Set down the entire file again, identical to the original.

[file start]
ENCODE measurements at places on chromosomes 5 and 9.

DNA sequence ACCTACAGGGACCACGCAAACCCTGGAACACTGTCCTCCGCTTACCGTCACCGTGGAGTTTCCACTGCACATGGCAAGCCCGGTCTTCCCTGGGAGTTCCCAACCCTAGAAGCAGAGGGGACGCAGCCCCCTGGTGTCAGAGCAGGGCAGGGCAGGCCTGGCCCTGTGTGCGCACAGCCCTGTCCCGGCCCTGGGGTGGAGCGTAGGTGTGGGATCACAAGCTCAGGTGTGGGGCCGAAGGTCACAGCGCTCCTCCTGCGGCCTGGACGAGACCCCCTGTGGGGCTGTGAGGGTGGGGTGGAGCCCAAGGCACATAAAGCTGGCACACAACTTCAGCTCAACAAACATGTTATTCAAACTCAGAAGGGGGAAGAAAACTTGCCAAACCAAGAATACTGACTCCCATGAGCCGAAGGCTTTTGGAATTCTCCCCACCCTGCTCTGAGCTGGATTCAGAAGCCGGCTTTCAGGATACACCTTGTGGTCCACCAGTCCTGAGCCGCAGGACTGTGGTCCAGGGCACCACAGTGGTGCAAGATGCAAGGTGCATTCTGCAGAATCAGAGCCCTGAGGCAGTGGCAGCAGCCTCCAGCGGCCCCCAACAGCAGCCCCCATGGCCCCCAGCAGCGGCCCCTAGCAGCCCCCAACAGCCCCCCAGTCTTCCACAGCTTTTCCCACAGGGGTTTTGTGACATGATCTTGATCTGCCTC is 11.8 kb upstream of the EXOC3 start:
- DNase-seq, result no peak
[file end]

ENCODE measurements at places on chromosomes 5 and 9.

DNA sequence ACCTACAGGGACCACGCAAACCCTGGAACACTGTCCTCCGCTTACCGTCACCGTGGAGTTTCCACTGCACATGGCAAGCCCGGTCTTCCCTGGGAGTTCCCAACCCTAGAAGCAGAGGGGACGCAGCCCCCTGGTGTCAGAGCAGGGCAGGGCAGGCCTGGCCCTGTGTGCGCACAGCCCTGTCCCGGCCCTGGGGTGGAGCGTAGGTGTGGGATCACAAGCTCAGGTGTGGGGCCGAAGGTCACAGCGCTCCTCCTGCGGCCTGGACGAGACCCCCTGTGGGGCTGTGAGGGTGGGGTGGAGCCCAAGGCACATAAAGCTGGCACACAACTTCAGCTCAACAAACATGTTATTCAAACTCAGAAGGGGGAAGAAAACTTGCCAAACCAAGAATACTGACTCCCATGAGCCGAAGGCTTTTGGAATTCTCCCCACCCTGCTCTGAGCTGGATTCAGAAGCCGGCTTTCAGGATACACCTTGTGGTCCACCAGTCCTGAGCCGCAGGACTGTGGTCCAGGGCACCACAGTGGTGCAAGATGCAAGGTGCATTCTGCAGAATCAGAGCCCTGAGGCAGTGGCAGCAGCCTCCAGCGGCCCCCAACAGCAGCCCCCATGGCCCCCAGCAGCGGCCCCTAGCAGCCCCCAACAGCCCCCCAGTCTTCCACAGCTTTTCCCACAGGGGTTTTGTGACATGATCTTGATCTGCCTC is 11.8 kb upstream of the EXOC3 start:
- DNase-seq, result no peak